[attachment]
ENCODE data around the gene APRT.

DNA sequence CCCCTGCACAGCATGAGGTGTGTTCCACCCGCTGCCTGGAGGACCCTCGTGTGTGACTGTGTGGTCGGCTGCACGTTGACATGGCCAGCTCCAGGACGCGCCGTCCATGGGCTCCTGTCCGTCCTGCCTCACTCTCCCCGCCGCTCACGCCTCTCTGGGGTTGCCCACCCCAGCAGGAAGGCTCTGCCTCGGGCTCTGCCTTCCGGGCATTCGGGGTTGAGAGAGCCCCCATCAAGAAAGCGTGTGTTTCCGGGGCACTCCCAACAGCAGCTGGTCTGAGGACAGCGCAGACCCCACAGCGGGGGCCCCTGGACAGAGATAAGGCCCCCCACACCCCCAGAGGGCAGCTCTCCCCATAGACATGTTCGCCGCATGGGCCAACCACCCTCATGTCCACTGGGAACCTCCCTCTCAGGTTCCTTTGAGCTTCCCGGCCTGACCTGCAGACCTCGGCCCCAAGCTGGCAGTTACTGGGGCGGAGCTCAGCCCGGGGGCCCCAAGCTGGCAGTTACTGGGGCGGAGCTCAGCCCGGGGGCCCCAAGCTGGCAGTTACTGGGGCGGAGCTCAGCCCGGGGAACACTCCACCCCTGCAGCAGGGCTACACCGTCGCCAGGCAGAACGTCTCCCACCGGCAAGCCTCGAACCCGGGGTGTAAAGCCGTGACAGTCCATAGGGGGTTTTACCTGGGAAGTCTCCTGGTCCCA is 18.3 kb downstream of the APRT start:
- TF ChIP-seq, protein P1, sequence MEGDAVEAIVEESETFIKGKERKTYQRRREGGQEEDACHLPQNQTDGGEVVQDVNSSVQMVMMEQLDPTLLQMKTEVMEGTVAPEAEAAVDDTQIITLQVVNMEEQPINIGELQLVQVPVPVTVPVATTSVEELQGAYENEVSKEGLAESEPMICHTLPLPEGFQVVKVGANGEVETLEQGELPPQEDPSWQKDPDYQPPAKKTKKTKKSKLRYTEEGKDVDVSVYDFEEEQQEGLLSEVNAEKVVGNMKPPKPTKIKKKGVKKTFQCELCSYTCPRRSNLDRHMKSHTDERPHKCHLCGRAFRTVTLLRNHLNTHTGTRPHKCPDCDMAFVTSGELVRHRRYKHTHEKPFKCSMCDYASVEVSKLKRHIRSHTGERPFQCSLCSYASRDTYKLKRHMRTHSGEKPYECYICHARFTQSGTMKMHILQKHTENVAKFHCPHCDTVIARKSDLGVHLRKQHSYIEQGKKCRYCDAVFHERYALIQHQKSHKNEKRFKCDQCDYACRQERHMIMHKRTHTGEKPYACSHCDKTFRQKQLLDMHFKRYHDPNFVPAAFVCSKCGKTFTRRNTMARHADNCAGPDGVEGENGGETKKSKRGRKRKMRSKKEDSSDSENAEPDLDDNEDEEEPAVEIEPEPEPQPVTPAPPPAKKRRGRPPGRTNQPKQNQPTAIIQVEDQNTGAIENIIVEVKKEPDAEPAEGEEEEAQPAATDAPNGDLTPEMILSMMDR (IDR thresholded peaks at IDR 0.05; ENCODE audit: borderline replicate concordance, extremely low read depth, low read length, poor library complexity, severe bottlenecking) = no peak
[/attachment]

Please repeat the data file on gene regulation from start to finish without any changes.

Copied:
ENCODE data around the gene APRT.

DNA sequence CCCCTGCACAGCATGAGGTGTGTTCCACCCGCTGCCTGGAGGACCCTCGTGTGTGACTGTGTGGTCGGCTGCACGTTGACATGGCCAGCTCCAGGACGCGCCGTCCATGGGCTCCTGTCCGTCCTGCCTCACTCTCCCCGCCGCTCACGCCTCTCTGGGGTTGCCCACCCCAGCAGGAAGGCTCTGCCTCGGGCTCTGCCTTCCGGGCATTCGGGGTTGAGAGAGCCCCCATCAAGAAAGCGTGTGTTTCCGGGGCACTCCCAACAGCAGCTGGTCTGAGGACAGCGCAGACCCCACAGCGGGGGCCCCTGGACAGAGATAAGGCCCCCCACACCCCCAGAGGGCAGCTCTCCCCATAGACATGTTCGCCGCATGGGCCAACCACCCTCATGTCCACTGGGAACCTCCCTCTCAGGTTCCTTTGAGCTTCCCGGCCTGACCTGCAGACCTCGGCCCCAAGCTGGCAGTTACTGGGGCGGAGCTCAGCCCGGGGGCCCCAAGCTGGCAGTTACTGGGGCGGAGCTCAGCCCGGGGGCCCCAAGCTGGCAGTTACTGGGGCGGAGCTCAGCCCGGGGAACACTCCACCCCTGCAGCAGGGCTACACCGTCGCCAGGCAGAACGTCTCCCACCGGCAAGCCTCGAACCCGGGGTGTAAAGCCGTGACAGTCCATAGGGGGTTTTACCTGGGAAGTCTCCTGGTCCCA is 18.3 kb downstream of the APRT start:
- TF ChIP-seq, protein P1, sequence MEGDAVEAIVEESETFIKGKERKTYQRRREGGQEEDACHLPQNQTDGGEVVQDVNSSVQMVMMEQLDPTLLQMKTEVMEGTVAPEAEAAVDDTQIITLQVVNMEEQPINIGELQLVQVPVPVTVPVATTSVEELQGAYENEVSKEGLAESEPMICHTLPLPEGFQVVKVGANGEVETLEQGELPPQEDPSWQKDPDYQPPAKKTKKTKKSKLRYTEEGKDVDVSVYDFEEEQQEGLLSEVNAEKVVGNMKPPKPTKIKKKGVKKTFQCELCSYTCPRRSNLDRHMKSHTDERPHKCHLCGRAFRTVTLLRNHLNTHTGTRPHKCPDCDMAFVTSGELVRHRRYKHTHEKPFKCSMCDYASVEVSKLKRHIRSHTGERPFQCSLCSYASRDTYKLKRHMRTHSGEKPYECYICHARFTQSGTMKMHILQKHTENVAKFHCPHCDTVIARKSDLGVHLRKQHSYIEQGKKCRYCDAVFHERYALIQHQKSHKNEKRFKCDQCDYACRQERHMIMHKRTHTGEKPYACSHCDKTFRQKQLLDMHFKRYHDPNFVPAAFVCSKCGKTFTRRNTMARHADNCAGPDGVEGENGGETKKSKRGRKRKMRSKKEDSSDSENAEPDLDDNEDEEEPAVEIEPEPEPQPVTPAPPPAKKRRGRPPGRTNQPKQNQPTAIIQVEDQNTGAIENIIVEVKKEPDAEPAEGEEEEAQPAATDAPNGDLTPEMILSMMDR (IDR thresholded peaks at IDR 0.05; ENCODE audit: borderline replicate concordance, extremely low read depth, low read length, poor library complexity, severe bottlenecking) = no peak